Matisse Cut-Outs, Tate Modern


It is difficult to dislike the Matisse Cut-Outs exhibition. This expressive and colourful display of creativity and passion is currently livening up the white walls of Tate Modern.

This show features work from the final chapter of Matisse’s life. When the artist began to get ill in the 1940s, he became unable to paint and so swapped his brush for scissors initiating a new medium of paper cut-outs. After undergoing a crucial and risky operation in 1941, he felt he had been given another chance and a second life, explaining perhaps why his final works are so celebratory and liberated. He depicts subjects of wonder and fascination on both a small and huge scale.Although flat, the energetic shapes and patterns seem to create a magical depth and as you look longer the compositions appear more complex and the patterns become more intriguing.

I have always loved the work of Matisse, reminding me of long summers in the South of France, where I often saw his paintings in Nice or Vence. The collages are something I discovered later, but love equally, simple works but with an amazing ability to capture the imagination.

Every piece in this Tate Modern show exudes happiness… dancing figures and exotic creatures, beautiful shapes and joyful colours. We witness the artist’s studio layout, the decorative Oceania paper scene that covered the walls. The blue nudes are simple and classic, studies of the female form that work in tandem with Matisse’s earlier sculpted nudes, similar in pose and mood. The psychedelic Jazz prints are loud and humorous, depicting scenes from the circus and theatre.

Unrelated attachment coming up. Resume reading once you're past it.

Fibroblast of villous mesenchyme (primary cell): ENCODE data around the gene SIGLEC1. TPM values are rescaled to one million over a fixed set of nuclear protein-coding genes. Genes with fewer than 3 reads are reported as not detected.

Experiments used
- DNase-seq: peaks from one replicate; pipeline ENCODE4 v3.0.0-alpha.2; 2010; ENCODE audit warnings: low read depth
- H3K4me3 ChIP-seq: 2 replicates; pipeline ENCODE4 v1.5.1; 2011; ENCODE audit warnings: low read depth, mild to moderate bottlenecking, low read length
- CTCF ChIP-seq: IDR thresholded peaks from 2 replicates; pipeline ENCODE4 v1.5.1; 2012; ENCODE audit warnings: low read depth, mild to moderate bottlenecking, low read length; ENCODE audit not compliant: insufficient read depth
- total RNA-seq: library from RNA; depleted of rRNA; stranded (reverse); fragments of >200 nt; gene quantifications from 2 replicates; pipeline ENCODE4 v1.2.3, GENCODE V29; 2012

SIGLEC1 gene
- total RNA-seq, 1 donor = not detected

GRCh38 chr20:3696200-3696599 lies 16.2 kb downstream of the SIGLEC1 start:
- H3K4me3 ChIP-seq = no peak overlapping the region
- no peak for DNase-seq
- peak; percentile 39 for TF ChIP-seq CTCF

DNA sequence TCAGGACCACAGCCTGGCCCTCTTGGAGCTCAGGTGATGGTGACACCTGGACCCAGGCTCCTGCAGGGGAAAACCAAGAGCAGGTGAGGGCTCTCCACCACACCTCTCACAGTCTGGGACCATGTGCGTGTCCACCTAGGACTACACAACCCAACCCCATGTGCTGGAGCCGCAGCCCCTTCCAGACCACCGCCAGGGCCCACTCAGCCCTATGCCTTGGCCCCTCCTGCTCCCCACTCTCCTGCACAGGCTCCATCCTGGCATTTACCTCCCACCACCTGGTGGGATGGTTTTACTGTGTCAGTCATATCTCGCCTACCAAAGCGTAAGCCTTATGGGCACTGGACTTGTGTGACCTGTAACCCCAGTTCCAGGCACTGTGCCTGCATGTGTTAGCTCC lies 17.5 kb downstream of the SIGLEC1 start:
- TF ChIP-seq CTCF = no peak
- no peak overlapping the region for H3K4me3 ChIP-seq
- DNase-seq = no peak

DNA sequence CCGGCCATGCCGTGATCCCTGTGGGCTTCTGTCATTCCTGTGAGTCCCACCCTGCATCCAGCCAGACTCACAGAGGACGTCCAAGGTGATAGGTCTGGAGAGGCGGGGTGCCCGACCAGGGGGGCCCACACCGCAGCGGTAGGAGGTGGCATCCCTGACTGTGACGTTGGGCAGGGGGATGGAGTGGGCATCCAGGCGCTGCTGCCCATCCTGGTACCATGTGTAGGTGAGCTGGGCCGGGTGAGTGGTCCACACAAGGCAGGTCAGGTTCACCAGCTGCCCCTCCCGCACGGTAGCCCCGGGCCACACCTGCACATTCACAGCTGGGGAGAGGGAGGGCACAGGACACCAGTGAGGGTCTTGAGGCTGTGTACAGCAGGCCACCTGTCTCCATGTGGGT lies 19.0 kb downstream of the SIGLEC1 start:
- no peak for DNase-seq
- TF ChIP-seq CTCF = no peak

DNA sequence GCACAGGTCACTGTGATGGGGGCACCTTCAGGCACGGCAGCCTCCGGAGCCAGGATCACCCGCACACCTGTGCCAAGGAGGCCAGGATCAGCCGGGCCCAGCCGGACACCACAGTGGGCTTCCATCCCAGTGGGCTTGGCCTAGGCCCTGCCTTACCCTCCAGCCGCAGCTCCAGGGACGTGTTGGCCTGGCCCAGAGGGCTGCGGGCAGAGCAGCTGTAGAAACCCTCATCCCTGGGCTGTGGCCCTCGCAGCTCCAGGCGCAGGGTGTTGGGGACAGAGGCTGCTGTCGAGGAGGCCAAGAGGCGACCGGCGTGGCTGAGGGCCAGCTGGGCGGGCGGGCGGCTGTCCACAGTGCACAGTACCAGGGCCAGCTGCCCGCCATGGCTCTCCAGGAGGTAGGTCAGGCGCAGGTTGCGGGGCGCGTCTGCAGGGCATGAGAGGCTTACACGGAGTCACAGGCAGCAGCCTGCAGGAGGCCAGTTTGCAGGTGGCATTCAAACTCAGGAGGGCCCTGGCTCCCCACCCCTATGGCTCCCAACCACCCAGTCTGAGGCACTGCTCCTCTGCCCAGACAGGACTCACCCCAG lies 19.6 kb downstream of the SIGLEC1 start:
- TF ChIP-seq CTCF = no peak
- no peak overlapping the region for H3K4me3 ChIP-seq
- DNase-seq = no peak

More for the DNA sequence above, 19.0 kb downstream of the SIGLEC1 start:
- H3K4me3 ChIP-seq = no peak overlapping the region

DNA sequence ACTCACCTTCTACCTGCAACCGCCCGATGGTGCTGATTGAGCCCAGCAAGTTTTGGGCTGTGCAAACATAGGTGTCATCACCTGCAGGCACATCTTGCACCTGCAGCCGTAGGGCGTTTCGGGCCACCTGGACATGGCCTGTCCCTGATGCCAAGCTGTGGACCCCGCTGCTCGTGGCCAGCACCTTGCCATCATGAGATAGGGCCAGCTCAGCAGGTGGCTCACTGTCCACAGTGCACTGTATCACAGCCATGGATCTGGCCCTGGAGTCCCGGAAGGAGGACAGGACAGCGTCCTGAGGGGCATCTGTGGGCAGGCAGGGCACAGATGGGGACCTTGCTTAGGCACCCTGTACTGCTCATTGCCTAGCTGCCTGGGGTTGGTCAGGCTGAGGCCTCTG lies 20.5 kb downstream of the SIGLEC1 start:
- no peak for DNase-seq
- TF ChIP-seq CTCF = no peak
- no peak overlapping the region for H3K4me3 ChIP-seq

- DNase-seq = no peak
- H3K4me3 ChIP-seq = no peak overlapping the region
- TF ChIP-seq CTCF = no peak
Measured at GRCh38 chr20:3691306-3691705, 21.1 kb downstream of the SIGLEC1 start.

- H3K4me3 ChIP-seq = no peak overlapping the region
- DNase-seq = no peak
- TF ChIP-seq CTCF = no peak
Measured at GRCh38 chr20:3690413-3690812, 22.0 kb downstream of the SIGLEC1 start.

Amazingly as Matisse grew older and his mobility became more limited, his technique seems to loosen and broaden… his final works show a surge in energy with a greater sense of movement and power. Bigger works such as the Snail are emotive and triumphant, he describes it as ‘abstraction rooted in reality’. The roughly torn pieces of paper are arranged in a playful spiral, the giant masterpiece manages to evoke a tiny creature.

Even now the shapes, shades and patterns remain imprinted on my memory. This is a cheerful and life-affirming collection of works, offering a colourful glimpse into the mind of Matisse.

Continues until 7th September 2014, book here.